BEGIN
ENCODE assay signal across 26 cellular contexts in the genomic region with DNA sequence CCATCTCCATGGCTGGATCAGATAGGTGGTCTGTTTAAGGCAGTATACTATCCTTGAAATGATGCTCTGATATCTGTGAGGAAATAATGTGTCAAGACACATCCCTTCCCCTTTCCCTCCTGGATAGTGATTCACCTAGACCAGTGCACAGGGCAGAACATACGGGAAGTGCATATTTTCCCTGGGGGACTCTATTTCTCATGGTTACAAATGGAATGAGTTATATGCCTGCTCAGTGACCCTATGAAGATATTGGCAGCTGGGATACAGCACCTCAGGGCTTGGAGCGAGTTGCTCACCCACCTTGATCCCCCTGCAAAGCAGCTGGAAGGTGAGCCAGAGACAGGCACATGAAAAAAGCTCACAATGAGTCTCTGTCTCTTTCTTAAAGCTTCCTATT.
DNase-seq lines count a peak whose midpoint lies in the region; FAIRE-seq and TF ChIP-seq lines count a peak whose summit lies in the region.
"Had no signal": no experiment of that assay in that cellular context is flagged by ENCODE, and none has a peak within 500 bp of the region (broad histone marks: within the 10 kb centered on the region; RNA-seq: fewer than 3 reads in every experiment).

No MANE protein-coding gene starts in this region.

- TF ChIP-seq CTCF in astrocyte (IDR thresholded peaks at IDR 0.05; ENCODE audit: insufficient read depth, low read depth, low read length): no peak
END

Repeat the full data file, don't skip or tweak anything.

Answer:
ENCODE assay signal across 26 cellular contexts in the genomic region with DNA sequence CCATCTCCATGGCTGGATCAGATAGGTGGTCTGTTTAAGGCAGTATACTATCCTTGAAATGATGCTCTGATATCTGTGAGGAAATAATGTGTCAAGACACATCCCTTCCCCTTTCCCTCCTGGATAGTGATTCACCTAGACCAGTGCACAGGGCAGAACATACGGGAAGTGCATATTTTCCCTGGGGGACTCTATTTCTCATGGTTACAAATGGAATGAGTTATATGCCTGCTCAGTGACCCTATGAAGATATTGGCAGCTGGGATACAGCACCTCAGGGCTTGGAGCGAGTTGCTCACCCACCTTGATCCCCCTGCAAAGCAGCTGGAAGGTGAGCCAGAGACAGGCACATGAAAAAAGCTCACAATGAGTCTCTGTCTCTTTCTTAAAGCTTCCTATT.
DNase-seq lines count a peak whose midpoint lies in the region; FAIRE-seq and TF ChIP-seq lines count a peak whose summit lies in the region.
"Had no signal": no experiment of that assay in that cellular context is flagged by ENCODE, and none has a peak within 500 bp of the region (broad histone marks: within the 10 kb centered on the region; RNA-seq: fewer than 3 reads in every experiment).

No MANE protein-coding gene starts in this region.

- TF ChIP-seq CTCF in astrocyte (IDR thresholded peaks at IDR 0.05; ENCODE audit: insufficient read depth, low read depth, low read length): no peak